Cinema of Italy: The social and political movies

The student movements at the end of 1960s and those of the next decade had a strong influence in the cinema production, which in addition to the comedy, will generate a political and social genre.

In this context, new directors continue and expand the work already started years before by directors like Francesco Rosi, whose film “Salvatore Giuliano” recounts the life of the famous Sicilian outlaw in 1961. Some of the most relevant movies are “Indagine su un cittadino al di sopra di ogni sospetto” (1970) and “La classe operaia va in paradiso” (1971) by Elio Pietri, with a notable performance by Gian Maria Volontè, the screenplay adaptation of the novel by Leonardo Sciascia “Il giorno della civetta” (1967) and the following “Confessioni di un Commissario di Polizia al Procuratore della Repubblica” (1971), by Damiano Damiani.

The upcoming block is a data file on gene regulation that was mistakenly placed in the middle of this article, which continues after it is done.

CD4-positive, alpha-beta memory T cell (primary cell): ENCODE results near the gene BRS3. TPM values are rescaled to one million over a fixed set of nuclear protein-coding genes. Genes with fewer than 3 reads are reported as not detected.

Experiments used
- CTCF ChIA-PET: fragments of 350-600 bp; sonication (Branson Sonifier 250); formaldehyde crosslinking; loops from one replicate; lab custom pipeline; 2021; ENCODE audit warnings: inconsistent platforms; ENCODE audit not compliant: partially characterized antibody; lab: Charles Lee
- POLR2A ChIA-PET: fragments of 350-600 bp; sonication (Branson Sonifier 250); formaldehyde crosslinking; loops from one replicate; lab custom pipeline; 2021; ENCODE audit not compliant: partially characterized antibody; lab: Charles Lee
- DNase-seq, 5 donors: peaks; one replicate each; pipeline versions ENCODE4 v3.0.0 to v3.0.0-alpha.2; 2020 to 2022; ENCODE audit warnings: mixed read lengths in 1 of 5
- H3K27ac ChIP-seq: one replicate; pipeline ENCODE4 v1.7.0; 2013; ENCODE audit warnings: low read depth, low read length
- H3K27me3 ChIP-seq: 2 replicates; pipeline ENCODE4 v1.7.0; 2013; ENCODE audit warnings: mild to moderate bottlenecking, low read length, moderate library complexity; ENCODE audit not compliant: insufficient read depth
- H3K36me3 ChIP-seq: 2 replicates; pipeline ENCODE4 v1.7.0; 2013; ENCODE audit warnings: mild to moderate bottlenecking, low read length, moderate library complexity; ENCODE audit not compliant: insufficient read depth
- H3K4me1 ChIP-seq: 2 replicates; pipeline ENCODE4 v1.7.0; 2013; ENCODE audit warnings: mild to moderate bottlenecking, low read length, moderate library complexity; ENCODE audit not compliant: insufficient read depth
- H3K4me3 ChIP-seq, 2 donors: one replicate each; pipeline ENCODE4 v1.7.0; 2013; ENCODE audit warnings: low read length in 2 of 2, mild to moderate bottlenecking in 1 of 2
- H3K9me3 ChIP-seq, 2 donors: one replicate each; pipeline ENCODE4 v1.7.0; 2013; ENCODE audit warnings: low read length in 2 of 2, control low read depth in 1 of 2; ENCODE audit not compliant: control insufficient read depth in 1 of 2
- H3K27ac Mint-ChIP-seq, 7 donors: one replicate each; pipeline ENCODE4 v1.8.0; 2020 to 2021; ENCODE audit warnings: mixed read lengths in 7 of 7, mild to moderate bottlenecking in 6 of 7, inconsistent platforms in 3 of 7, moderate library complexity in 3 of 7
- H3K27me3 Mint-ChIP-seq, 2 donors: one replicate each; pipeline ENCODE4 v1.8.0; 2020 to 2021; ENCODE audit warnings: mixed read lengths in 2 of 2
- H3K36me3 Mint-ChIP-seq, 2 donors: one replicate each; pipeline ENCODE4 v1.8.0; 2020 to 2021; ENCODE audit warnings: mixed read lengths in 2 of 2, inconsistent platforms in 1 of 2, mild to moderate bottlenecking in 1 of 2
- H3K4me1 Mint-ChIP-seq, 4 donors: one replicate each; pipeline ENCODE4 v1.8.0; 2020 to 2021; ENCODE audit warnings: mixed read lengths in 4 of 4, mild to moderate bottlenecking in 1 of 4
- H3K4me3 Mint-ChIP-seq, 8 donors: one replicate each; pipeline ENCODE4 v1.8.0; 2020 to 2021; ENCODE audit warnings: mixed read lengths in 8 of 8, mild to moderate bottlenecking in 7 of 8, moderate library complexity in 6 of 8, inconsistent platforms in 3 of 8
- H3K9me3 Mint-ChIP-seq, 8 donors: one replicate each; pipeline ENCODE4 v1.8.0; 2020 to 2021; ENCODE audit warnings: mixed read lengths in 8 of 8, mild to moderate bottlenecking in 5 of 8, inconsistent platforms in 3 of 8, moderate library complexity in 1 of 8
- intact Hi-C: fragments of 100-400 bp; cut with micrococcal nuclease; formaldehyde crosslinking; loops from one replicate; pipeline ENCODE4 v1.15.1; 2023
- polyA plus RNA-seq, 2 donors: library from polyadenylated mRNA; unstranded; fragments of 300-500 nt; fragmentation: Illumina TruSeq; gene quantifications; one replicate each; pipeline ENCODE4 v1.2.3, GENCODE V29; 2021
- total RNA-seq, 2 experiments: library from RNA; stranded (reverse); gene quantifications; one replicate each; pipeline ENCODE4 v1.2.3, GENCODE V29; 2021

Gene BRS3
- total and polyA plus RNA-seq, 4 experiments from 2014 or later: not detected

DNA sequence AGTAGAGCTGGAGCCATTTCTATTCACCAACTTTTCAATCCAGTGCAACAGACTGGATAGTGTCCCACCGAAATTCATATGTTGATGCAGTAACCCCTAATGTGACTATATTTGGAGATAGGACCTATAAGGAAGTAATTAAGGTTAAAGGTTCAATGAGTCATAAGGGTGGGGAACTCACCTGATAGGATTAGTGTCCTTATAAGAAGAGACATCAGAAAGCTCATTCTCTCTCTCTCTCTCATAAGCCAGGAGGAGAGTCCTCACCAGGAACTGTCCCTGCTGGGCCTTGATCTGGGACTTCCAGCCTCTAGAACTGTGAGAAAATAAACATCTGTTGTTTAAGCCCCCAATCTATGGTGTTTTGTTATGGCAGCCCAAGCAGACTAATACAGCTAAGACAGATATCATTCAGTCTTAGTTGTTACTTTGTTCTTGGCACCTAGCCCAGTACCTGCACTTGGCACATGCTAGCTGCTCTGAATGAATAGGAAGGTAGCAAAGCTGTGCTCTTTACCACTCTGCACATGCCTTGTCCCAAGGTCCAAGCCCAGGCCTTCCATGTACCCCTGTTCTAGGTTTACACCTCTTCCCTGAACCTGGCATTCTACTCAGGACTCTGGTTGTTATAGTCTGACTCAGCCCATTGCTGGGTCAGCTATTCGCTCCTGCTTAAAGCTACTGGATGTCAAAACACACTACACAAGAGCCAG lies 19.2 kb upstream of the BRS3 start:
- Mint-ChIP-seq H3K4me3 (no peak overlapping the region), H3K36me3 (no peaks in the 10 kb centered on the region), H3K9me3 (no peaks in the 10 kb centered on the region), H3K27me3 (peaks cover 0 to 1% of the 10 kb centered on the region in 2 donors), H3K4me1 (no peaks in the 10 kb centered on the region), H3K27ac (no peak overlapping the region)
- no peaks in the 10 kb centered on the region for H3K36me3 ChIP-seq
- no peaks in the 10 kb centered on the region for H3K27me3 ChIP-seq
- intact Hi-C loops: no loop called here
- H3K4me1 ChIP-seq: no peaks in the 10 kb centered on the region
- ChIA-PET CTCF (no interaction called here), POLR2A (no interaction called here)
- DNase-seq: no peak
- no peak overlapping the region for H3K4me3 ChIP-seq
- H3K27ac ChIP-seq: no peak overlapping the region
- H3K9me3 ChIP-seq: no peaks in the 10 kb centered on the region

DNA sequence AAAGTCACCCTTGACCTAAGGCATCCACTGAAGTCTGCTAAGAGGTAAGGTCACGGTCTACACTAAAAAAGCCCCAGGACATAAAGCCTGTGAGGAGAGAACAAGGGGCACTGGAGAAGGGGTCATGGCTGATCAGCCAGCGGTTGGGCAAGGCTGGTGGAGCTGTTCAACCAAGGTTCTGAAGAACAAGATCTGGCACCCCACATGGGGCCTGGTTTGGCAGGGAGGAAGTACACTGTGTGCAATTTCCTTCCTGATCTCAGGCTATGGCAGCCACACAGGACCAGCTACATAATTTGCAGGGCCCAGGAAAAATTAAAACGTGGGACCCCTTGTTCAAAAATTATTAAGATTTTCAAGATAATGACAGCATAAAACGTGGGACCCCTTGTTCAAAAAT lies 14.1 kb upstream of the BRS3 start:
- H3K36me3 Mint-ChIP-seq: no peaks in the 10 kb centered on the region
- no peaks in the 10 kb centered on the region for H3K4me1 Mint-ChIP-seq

But perhaps the apex of this denounce driven genre is “Il caso Mattei” (1972), an investigation movie in which the director Francesco Rosi tries to make light on the mysterious disappearance of Enrico Mattei, manager of the most important Italian state-run enterprise, ENI. The movie won the Cannes Palm d’or and became a model for analogous movies in the coming decades (starting with “JFK” by Oliver Stone).

Although not strictly tied to the actual reality of Italy it is important to mention “La battaglia di Algeri” by Gillo Pontecorvo (1966), a powerful re-enactment of civil and military events that brought Algeria to independence from the French colonialism. Pontecorvo’s movie, Golden Lion at the Venice Film Festival, has become one the most known and celebrated Italian movies in the world.

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